The above preview is unformatted text

This student written piece of work is one of many that can be found in our GCSE Organic Chemistry section.

Found what you're looking for?

  • Start learning 29% faster today
  • 150,000+ documents available
  • Just £6.99 a month

Not the one? Search for your essay title...
  • Join over 1.2 million students every month
  • Accelerate your learning by 29%
  • Unlimited access from just £6.99 per month

See related essaysSee related essays

Related GCSE Organic Chemistry essays

  1. Marked by a teacher

    Experiment to investigate the heat of combustion of alcohols.

    4 star(s)

    as a pose to it being taken in (endothermic), is much larger as the Carbon atoms increase. Preliminary Work. Also to back up my prediction further, I have produced results from a similar experiment, I had previously carried out, only with 5 alcohols instead of 6.

  2. Titration experiment - write up

    20) Repeat steps 11 - 16. This time, once the burette reading is 3 cm3 above the rough titration reading. Add drop by drop, controlling the tap very carefully. Use one hand to swirl, and the other to operate the tap. Repeat the titration until three concordant titres are achieved all within 0.1 of each other.

  1. Investigating the Combustion of Alcohols

    Once weighed, place the spirit burner beneath the calorimeter ensuring there is a distance of 5 cm between the wick and the calorimeter container. 6. Surround the spirit burner with heat proof mats for the heat and energy to be shielded and to ensure draughts do not put out the flame.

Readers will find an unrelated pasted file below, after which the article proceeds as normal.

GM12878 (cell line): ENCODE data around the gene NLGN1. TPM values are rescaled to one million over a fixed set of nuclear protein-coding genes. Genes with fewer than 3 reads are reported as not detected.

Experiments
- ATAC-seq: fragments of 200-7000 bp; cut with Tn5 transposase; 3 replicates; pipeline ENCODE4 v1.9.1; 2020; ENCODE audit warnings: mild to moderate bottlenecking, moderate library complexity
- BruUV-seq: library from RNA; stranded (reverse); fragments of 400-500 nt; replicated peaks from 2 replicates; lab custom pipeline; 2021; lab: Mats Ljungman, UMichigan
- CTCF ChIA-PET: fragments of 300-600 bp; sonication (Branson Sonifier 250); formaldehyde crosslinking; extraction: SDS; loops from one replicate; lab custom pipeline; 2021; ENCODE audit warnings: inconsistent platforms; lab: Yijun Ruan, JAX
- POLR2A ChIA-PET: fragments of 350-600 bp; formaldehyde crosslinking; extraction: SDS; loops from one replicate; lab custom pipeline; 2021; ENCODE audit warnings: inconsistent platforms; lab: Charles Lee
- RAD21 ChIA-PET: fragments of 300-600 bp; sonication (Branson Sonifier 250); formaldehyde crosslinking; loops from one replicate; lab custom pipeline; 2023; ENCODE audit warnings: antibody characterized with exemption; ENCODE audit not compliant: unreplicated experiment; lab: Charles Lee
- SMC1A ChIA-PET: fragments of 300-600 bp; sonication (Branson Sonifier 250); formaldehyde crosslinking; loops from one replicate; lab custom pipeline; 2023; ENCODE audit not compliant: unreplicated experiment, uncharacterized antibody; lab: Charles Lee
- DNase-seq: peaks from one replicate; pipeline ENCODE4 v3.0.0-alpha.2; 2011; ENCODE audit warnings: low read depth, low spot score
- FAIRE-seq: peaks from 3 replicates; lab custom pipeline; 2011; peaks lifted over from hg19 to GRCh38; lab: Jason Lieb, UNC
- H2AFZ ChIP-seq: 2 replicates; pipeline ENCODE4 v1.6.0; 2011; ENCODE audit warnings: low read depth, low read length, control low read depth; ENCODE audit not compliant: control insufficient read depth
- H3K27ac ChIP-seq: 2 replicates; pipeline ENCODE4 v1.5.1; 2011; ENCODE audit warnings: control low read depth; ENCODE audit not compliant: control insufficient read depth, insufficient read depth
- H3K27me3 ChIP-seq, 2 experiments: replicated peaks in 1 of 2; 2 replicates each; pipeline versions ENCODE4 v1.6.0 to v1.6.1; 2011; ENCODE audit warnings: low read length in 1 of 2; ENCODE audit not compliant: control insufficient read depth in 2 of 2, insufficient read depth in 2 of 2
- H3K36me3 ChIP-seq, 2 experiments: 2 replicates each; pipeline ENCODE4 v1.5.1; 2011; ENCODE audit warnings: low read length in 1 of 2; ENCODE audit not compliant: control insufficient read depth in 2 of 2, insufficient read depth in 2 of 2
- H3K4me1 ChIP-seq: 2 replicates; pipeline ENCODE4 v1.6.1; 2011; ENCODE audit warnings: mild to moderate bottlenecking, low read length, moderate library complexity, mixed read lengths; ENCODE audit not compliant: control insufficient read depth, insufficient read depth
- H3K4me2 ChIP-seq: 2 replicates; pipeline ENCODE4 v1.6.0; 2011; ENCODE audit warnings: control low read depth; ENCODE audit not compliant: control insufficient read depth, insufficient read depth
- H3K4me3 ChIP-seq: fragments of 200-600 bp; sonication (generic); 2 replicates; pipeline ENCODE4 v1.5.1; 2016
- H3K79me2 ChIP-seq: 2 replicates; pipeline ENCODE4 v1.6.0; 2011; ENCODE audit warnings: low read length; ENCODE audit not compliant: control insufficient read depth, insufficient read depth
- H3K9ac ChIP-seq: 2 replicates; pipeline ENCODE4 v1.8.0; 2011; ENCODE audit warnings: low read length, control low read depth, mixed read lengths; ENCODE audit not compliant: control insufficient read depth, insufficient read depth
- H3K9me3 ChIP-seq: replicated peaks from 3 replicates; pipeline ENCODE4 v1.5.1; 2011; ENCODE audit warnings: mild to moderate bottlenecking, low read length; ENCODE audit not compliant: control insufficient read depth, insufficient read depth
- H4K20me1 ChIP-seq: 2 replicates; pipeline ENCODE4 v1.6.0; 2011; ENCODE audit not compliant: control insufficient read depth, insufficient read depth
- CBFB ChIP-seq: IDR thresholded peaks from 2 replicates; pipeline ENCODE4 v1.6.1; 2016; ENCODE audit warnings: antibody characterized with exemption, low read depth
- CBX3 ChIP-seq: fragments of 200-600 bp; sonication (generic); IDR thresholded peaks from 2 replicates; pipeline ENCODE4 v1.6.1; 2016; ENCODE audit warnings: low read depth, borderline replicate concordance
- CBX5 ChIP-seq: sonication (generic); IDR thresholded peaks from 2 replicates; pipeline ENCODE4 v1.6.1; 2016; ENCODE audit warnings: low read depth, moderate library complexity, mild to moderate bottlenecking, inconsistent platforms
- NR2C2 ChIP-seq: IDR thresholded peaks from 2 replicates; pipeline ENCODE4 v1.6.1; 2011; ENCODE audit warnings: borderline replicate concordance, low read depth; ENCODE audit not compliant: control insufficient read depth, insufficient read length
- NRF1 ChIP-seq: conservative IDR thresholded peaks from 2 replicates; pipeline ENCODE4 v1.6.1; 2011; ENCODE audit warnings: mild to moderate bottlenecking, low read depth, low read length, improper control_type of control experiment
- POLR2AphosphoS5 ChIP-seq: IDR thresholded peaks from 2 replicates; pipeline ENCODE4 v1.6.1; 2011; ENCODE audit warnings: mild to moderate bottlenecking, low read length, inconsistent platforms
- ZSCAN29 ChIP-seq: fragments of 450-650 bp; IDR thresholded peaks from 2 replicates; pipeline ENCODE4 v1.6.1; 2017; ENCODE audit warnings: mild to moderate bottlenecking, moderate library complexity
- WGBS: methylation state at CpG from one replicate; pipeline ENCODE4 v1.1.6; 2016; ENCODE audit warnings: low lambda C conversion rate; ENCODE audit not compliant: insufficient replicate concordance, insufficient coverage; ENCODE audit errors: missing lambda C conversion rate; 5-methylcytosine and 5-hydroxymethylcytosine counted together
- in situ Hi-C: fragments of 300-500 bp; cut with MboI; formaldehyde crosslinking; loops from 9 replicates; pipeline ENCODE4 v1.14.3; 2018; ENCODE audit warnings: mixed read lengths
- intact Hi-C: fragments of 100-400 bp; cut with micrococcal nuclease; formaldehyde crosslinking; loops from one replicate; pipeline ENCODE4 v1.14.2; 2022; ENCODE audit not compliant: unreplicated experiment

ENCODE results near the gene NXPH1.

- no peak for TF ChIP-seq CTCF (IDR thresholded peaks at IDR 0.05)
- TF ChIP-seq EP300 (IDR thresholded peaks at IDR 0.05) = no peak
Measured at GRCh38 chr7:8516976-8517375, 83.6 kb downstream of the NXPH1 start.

2. Molar Heat of Combustion of Alcohols

    relatively similar but for Propanol our result was just over a third of the theoretical value. Inconsistencies like this are expected in this type of test because of the amount of energy being lost all of the time. Analysis of My Results: For this type of test huge inconsistencies are expected throughout the data, our results reflect this.

  1. Enthalpy Change - Alcohols

    The method of the experiment: firstly, I will need to setup the calorimeter; by placing 600ml of water inside it; then let it equilibrate; while it is equilibrating I will attach the water pump, one end on the calorimeter and the other on a tap.

  2. Comparing the enthalpy changes of combustion of different alcohols.

    I have also decided to use structural isomers of two of these, Propanol and Butanol. (Propan-1-ol and Propan-2-ol and Butan-1-ol and Butan-2-ol). This will allow me to compare the enthalpy of combustion of increasing chain length and the structural isomers of some of these alcohols.

  1. Investigate the enthalpy change of different alcohol

    Vaporization of some alcohol would give us a wrong weight result. 5. All equipments are washed with distill water and dried completely before the experiment. These prevent contamination with unwanted ions that have left over on the equipments before. 6.

  2. GCSE Chemistry Revision Notes - everything!

    They usually have a shiny appearance. They often form more than one positive ion. For example, iron forms iron (II) ions, Fe2+, and iron (III) ions, Fe3+. This property is called variable valency. Their compounds are often coloured. Transition meals and their compounds are often good catalysts.

  • Over 160,000 pieces
    of student written work
  • Annotated by
    experienced teachers
  • Ideas and feedback to
    improve your own work